Has the vehicle ever been involved in an accident? Vehicles that have had repairs or that have been in collisions are more likely to give you a lot of headaches. They’re also worth less. Watch the seller’s response.
7. Are they offering to let you see the service records?
Be picky. Ask for any records the seller has for the car, including things as simple as tire replacement or oil changes. An owner who is meticulous enough to keep maintenance records probably takes good care of the vehicle.
8. Do they have a title in-hand?
Don’t just take the seller’s word for it; make sure they have a title (or equivalent paperwork) ready for when you agree to close the deal.
9. How long will the seller allow you to take the vehicle for a test drive?
Do your best to avoid buying a used car without a test drive. If the seller denies you a test drive, it may be time to walk away. Some sellers, such as government agencies, may not allow test drives for legal reasons. If this is the case in your situation, consider how well you trust the seller’s information about the vehicle.
If you’re granted a test drive, it’s time to be picky. Usually a test drive is limited to less than 30 minutes. This is your best chance to discover any issues with the vehicle, so use your time efficiently.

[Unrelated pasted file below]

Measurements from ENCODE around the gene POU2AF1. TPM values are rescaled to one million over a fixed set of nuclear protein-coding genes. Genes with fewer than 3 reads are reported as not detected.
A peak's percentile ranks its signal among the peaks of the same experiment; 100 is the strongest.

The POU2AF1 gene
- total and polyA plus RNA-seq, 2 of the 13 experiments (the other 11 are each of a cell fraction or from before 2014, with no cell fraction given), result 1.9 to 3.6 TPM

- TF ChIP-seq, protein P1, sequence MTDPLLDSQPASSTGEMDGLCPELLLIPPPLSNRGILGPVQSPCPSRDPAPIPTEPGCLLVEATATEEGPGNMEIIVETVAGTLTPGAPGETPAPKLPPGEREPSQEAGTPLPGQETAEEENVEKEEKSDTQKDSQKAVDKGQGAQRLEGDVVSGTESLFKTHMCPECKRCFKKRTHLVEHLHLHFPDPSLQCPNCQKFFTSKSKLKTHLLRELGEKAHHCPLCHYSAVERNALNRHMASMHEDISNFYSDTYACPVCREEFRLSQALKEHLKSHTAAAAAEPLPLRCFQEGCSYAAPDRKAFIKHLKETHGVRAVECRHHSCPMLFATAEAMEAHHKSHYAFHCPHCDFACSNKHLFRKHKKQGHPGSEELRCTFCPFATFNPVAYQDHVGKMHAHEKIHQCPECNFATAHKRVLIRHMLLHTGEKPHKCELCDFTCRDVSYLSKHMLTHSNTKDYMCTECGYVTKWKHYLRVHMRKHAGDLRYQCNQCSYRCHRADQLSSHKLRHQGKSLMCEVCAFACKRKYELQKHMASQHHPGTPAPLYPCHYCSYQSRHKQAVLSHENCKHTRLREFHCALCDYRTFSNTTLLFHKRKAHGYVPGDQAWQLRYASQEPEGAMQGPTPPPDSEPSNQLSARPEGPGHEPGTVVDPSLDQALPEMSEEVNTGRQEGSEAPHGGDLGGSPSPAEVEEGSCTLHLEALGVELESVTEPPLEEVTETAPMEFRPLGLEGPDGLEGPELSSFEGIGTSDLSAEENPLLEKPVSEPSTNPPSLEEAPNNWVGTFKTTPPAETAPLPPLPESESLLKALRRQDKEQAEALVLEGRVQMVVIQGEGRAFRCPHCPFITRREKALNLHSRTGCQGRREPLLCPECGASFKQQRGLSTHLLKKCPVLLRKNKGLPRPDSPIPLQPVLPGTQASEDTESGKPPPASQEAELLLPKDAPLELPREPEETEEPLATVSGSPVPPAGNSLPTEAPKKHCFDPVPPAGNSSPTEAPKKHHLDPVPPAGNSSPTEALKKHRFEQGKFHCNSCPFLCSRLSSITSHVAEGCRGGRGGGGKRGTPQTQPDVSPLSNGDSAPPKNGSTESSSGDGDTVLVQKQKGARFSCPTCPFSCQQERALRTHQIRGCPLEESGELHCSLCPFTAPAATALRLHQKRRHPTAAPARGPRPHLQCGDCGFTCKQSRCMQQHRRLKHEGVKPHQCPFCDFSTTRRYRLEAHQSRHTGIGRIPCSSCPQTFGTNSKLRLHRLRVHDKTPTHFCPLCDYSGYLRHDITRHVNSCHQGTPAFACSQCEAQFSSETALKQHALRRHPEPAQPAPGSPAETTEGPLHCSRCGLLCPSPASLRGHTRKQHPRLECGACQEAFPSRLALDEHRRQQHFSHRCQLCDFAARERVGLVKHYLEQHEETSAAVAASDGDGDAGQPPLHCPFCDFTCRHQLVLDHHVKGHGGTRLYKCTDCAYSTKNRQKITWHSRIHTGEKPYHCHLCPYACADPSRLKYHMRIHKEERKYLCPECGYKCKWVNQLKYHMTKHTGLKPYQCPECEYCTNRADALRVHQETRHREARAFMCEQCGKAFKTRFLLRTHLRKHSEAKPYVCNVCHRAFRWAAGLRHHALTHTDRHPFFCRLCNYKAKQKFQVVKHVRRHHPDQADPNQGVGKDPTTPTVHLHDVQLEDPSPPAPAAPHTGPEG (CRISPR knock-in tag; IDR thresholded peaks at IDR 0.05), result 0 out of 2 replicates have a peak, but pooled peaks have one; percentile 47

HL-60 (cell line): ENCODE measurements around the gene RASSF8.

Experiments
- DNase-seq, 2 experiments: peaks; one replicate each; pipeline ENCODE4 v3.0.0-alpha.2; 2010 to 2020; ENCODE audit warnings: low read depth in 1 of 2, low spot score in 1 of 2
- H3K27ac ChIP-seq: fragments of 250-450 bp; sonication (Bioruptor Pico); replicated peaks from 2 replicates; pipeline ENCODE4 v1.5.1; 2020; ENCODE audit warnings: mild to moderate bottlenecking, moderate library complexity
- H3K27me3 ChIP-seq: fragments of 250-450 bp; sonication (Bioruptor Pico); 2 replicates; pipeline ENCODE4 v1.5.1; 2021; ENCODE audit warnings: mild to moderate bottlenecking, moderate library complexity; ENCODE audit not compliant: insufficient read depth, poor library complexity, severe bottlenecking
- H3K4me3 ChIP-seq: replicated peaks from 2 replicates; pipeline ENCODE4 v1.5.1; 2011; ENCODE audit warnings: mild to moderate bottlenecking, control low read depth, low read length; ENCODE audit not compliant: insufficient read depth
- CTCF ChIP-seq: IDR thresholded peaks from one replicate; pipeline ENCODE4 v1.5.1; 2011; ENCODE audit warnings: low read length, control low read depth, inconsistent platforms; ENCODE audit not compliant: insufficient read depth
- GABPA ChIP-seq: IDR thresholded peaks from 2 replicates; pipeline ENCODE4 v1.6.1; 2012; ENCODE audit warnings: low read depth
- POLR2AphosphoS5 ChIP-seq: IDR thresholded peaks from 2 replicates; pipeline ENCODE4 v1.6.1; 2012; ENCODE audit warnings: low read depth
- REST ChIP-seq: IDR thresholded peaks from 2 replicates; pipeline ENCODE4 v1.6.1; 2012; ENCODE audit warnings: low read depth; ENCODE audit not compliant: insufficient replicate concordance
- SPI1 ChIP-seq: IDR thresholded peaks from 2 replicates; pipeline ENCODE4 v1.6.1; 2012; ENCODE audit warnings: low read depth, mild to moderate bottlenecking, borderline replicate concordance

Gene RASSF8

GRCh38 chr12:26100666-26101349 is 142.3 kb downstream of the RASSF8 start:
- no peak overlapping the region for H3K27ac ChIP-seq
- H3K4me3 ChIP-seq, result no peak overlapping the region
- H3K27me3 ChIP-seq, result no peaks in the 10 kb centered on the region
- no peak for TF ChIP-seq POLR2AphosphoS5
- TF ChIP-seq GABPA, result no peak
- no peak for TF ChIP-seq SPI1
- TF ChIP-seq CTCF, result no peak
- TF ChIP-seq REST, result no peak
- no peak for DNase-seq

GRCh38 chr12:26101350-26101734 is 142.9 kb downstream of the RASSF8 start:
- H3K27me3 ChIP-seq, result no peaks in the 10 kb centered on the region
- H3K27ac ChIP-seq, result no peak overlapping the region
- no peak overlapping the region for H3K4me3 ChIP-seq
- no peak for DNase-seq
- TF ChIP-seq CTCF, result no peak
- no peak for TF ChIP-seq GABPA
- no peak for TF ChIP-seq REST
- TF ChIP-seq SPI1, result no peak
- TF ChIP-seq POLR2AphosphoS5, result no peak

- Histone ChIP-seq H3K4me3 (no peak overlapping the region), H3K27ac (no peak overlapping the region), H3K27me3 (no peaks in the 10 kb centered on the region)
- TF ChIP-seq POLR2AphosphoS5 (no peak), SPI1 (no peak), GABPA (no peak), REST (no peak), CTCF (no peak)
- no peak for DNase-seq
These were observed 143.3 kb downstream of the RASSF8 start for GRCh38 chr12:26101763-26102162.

You should test the car on multiple road surfaces and at varying speeds. Try to simulate whatever type of driving you do on a daily basis, such as highway driving or in stop-and-go traffic. See how the vehicle merges with traffic. Take several corners and turns. Are you comfortable with the seat? Can you clearly see the instruments and access the controls easily? How difficult is it when reversing into a parking space?
10. Will the seller allow you to write down the VIN?
Having the VIN will allow you to obtain a full vehicle history report (VHR) from a company like Carfax. This is especially important if the seller is not the original owner of the car or if any records are missing. It’s never a bad idea – no matter how much information a seller offers you – to get a full VHR.
11. Can you have the vehicle inspected independently?
If the seller hesitates, it’s a warning sign. Look for that one answer: “Yes, no problem!” Get a mechanic you can trust to look at the car. This is the best (and safest) way to find out what’s really going on underneath the hood and to address any problems that could flare up later.
12. How much is the seller asking for the car?
This question suggests that the quoted price by the seller should be negotiable. Depending on how long the car has been on the market, the seller might come back with a decent discount.
The more information you have about a used car, the better. Asking these questions will give you a good idea about whether you should consider taking a vehicle home with you or not. It also provides you with a record of a seller’s responses. You’ll be able to discover any conflicts between what the seller told you and what you see during the test drive and inspection.